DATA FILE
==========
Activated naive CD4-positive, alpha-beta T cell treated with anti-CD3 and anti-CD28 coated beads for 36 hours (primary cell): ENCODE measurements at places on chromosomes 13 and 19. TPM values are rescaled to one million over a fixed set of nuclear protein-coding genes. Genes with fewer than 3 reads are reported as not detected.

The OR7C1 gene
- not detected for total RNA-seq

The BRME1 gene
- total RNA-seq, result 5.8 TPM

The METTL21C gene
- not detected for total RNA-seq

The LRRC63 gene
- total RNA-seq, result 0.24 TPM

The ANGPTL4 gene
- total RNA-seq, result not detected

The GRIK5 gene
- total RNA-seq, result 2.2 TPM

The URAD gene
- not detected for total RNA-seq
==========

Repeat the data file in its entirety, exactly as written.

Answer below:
Activated naive CD4-positive, alpha-beta T cell treated with anti-CD3 and anti-CD28 coated beads for 36 hours (primary cell): ENCODE measurements at places on chromosomes 13 and 19. TPM values are rescaled to one million over a fixed set of nuclear protein-coding genes. Genes with fewer than 3 reads are reported as not detected.

The OR7C1 gene
- not detected for total RNA-seq

The BRME1 gene
- total RNA-seq, result 5.8 TPM

The METTL21C gene
- not detected for total RNA-seq

The LRRC63 gene
- total RNA-seq, result 0.24 TPM

The ANGPTL4 gene
- total RNA-seq, result not detected

The GRIK5 gene
- total RNA-seq, result 2.2 TPM

The URAD gene
- not detected for total RNA-seq